Facebook may be the most brilliant advertising business model ever created. While it's true that Google has a larger overall ad business, Facebook has probably created, by far, the most streamlined system for data collection, tracking, and delivering targeted ads.
I feel like it's important to say that up front because I don't want this column to be misinterpreted. The company Mark Zuckerberg has built, from a business standpoint, is a case study in creating something and turning it into a massively profitable platform.
The thing is, that's not the entire story.
To understand the big picture, you might consider Steven Levy's new book, Facebook: The Inside Story, which was published by Random House on Monday.
There are few people who have written more about Facebook than Levy, and the book reflects years of access and observation. As with Levy's other works, it's a fascinating look at the tech industry, and one player in particular.
One of the most telling quotes in the book comes from an employee who was in the room for many of Zuckerberg's decisions. "Leaders fail when they convince themselves that everyone disagreeing with them is a signal for them being right," Levy quotes the executive as saying.
That's actually a pretty sage piece of leadership wisdom. The problem is that it's a hard lesson for leaders to internalize and act upon. Levy writes about the effect Facebook's missteps and scandals have taken on the company, describing the results of an internal poll that was reviewed by The Wall Street Journal in 2018. In it, thousands of workers said they no longer felt that what Facebook was building was good for the world.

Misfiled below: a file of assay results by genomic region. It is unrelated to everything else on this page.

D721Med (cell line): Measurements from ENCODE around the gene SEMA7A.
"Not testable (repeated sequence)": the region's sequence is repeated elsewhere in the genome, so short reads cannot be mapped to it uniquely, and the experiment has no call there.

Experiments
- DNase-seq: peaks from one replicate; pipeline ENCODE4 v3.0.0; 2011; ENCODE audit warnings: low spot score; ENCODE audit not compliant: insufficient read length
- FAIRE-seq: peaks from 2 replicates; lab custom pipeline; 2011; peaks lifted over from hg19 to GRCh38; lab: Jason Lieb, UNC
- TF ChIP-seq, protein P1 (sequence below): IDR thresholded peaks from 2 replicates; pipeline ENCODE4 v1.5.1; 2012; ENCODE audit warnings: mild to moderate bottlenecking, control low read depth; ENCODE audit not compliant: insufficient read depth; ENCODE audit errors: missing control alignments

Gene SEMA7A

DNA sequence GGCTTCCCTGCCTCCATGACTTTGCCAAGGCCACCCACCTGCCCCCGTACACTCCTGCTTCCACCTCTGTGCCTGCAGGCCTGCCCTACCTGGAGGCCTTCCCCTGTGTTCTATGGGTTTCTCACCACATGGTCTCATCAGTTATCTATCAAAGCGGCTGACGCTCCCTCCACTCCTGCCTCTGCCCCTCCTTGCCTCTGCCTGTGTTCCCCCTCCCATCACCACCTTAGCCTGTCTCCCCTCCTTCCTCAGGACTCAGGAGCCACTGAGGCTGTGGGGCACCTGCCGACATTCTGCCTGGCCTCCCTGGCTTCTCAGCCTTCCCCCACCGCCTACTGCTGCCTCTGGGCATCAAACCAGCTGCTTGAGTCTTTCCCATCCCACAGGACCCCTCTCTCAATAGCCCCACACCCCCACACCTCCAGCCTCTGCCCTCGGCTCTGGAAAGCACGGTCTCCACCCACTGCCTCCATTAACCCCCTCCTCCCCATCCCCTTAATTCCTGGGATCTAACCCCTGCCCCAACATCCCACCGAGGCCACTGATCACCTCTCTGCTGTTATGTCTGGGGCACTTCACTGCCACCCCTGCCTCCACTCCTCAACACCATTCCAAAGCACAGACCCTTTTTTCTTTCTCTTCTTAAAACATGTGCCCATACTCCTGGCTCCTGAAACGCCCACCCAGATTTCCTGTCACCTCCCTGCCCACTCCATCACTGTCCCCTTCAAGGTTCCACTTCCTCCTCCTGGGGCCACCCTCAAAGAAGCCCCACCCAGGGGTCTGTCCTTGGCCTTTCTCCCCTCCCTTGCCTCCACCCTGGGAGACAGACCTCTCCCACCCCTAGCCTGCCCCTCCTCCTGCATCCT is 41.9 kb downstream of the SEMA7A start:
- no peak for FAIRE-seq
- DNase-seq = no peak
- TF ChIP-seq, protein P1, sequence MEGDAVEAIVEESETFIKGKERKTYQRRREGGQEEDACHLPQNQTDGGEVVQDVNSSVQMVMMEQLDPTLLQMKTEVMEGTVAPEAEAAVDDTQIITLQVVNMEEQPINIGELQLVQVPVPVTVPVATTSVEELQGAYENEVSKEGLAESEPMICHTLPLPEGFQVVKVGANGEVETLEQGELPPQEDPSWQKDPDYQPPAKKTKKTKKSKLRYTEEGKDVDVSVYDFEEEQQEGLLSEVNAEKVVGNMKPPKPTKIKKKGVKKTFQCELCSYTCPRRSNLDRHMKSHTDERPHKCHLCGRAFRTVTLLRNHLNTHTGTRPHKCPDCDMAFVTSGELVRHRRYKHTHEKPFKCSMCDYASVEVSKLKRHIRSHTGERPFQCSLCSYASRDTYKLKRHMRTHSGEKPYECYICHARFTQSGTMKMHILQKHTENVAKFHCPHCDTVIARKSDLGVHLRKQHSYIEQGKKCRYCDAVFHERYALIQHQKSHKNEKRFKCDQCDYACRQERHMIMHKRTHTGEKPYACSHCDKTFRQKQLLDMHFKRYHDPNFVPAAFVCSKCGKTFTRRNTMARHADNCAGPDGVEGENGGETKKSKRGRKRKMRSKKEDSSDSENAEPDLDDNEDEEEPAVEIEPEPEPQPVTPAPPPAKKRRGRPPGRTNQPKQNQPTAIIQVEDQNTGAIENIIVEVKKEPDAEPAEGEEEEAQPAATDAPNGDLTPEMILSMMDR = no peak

I wrote last summer that of the many challenges Facebook is up against, by far the biggest is the fact that its founder is a true believer, by which I meant that Zuckerberg only sees Facebook as he imagines it in his own mind, not as it exists in the world.
In his mind, Facebook is a company pursuing noble objectives that will bring good into the world. In reality, it's the most efficient tool ever created for monetizing the personal data of its users.
That disconnect was never more clear than when Zuckerberg testified before Congress in 2018, during which he was asked questions about Facebook's advertising platform. The system was complex, Levy writes, that Zuckerberg wasn't even entirely sure how it worked. "I actually felt like I didn't understand all the details around how we were using external data on our ad system, and I wasn't okay with that," Zuckerberg told Levy shortly after testifying.
That's because despite being unarguably brilliant, Zuckerberg doesn't see Facebook the way outsiders see it. Sure, it brings actual value in the sense that it allows people to connect in ways they otherwise couldn't. At the same time, there's a real cost to users in terms of privacy and the marketing of their personal information.
Which brings us back to the lesson for every company. Your job is to hire the very best people you can, to do the very best work they can. Both of those things require that you listen to those smart people you hired, especially when they start to raise alarms.
When your team asks "why are we doing this?" one of two things is true: The first is that you need to do a better job of sharing the 'why,' behind your vision. That's often the case and it's a leader's job to make that clear. The second and more urgent possibility is that it might be worth considering whether you should be doing it at all.